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Times may get tougher for heavy equipment manufacturers

Keywords: Tags  heavy equipment manufacturers, O’Neal Industries Inc., Jeff Simons, Deere & Co., Caterpillar Inc., Douglas R. Oberhelman, Mike DeWalt, Terex Corp. Dean Barley

A combination of declining export opportunities and excessive inventories could result in somewhat lower growth in 2013 than in the past few years for U.S. heavy equipment manufacturers. Just how much lower, however, depends on the type of equipment, with agricultural holding up well despite last year’s drought but construction and mining experiencing difficulty.

Such an outlook follows a somewhat schizophrenic 2012--one that Jeff Simons, vice president of marketing and business development at Birmingham, Ala.-based O’Neal Industries Inc., called “a tale of two halves,” with manufacturers of all types of yellow goods “hitting it out of the park” early in the year. While shipment levels didn’t quite match those prior to the recession, they were quite strong.

“After a great first half, the economies around the world began to slow around mid-year, and as a result dealer sales to end-users began to flatten out,” Mike DeWalt, corporate controller and director of investor relations at Peoria, Ill.-based Caterpillar Inc., recently told investors. “We found ourselves with inventory that was too high, and our dealers also found themselves with too much inventory. As a result, dealers slowed orders, and in the third quarter we began the process of scaling back production.”

Caterpillar was not alone in seeing a buildup in heavy equipment inventory. Marie Ziegler, deputy financial officer at Deere & Co., Moline, Ill., told investors that Deere also has been “really tweaking” its inventories, especially on the construction side.

This isn’t surprising. “Whenever there’s economic uncertainty, it can have a negative impact on the market,” Dean Barley, vice president and general manager of the construction Americas and global aftermarket division of Terex Corp., Westport, Conn., told AMM. He said this is especially true when the economy is stabilizing and in a fragile recovery mode after digging itself out of a deep recession.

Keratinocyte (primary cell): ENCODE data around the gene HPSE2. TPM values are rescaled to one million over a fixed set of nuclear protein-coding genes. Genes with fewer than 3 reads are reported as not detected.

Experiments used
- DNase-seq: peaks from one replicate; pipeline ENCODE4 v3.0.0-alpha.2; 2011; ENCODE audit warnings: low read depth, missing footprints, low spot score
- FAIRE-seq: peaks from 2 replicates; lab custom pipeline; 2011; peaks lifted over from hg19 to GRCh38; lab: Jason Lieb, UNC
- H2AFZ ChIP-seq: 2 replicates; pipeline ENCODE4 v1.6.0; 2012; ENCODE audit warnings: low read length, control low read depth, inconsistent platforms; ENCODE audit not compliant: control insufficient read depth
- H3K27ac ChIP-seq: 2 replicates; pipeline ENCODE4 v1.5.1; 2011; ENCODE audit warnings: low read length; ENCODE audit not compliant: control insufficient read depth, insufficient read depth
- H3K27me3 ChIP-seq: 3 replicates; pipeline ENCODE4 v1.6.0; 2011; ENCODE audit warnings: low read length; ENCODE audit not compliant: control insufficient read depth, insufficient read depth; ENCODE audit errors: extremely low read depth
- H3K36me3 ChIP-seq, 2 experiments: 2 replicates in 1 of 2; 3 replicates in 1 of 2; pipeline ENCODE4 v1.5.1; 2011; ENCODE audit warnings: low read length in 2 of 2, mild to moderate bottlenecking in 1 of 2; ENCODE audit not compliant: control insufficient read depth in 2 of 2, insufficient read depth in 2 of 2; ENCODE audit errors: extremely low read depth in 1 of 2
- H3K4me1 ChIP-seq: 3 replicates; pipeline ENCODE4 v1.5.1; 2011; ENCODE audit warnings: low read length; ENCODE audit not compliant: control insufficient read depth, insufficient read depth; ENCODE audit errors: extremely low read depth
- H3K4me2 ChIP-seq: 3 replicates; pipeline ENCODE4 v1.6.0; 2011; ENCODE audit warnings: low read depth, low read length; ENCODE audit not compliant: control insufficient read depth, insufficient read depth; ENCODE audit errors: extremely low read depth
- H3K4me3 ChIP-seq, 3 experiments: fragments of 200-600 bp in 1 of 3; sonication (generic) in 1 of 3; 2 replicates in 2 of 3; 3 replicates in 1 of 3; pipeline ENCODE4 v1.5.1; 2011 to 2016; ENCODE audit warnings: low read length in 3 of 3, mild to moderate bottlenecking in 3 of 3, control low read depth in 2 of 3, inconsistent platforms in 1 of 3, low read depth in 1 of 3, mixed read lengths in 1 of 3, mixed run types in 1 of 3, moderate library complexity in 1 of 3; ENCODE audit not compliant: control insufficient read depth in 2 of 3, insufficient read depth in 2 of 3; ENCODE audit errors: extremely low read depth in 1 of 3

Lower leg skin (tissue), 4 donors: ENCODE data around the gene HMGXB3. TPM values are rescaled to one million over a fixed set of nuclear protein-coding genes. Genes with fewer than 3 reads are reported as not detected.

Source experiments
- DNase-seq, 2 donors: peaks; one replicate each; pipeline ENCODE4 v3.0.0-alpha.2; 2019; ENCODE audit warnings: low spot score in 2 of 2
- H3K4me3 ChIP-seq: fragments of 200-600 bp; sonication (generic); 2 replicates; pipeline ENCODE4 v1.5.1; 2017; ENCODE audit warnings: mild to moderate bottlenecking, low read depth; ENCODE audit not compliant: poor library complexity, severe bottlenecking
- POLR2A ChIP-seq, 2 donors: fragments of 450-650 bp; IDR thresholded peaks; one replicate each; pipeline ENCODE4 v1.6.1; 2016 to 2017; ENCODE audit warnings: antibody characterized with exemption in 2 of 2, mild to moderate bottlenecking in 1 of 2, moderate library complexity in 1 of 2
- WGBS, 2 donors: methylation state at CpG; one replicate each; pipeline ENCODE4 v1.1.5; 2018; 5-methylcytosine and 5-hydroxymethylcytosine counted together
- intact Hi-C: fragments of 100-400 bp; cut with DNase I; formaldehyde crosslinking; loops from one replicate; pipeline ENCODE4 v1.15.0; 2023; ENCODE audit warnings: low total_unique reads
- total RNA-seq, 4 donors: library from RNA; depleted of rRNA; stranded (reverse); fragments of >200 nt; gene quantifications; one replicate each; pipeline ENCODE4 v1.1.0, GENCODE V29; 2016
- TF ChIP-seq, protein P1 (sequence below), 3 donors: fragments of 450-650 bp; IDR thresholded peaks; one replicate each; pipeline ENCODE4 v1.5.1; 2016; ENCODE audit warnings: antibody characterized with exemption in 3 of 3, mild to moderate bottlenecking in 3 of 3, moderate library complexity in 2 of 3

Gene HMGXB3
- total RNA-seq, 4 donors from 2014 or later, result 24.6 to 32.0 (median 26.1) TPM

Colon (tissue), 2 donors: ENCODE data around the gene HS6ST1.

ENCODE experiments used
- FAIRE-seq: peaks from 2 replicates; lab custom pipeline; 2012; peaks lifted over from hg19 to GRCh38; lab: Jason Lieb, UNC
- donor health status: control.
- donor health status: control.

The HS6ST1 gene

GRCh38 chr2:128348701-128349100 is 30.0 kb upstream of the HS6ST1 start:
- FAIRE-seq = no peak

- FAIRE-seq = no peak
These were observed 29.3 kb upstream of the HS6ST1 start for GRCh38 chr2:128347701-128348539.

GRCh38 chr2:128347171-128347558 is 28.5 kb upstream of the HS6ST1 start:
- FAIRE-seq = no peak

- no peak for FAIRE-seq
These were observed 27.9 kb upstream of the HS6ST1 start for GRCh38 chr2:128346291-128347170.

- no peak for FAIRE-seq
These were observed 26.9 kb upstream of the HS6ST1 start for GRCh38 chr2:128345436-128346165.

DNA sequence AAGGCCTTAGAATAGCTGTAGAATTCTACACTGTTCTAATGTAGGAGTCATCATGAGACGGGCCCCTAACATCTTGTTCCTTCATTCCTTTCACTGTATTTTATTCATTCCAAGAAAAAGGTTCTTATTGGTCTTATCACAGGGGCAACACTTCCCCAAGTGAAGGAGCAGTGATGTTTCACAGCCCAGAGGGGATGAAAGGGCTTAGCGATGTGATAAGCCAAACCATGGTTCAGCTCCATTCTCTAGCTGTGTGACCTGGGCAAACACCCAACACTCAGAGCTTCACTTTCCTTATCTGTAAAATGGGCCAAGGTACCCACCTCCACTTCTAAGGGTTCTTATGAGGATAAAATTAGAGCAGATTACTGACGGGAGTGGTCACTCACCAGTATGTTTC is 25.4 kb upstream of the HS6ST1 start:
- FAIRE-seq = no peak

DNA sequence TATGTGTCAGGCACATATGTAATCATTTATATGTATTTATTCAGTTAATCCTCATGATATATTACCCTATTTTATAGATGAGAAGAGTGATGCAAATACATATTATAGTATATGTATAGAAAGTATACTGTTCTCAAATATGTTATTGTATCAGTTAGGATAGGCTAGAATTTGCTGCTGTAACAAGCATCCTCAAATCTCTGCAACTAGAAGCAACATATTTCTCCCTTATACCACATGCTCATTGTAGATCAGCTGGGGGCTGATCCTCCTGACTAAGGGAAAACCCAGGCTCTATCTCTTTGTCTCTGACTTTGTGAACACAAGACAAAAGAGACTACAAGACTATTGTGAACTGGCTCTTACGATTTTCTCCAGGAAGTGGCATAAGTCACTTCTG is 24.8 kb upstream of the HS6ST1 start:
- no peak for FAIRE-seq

The fourth quarter of last year was especially tough for the heavy equipment sector, with some of that weakness spilling over into the first part of 2013, according to Eli S. Lustgarten, senior vice president of Longbow Securities LLC, Cleveland. While an inventory liquidation continues, the current market is an improvement over the fourth quarter of 2012, with some strength in sales but a lag in production, he said. “On the whole, 2013 will be a transition year, with the performance in the heavy goods sector likely to be flat to modestly down, partly because of slower economic growth but also because of global politics.”

Exports have a major impact on how well the heavy equipment sector performs because about 45 percent of all North American heavy equipment was exported in the last couple of years, Christopher Plummer, managing director of Metal Strategies Inc., West Chester, Pa., said. “That is one reason why (heavy equipment manufacturers’) inventories had built up so much. It is the worldwide effect--the slowing of economic growth in China, the European recession, and the weak economies in Brazil and India, as well as the softening of economic activity in the United States.”

Because of continued destocking, Plummer said that overall the first half of 2013 could be weaker than the first half of 2012 for yellow goods, both in North America and worldwide. “But as I believe that the inventory problem will largely be cleared out by the second quarter, growth should accelerate in the second half, resulting in an average of 5-percent year-on-year growth in 2013,” he said.

Agricultural equipment is holding up especially well due to high commodity prices, according to Charles Yengst, president of Yengst Associates Inc., Wilton, Conn. “These are the type of times that farmers love.”

Deere has estimated that the price of corn will be $7 per bushel in 2012-13, up from $6.22 in 2011-12, while wheat will increase to $8 per bushel from $7.24 and soybeans to $14 per bushel from $12.50.

Yengst said this has resulted in stronger income for farmers, which is a big factor in their decision to purchase tractors and combines. And while it was expected that last year’s drought would hurt farmers, it hasn’t been the case. He said that some farms were unaffected by the drought, so they benefited from the resulting crop shortage which forced prices up, and those farmers who were affected received insurance payments or other help from the government and still managed.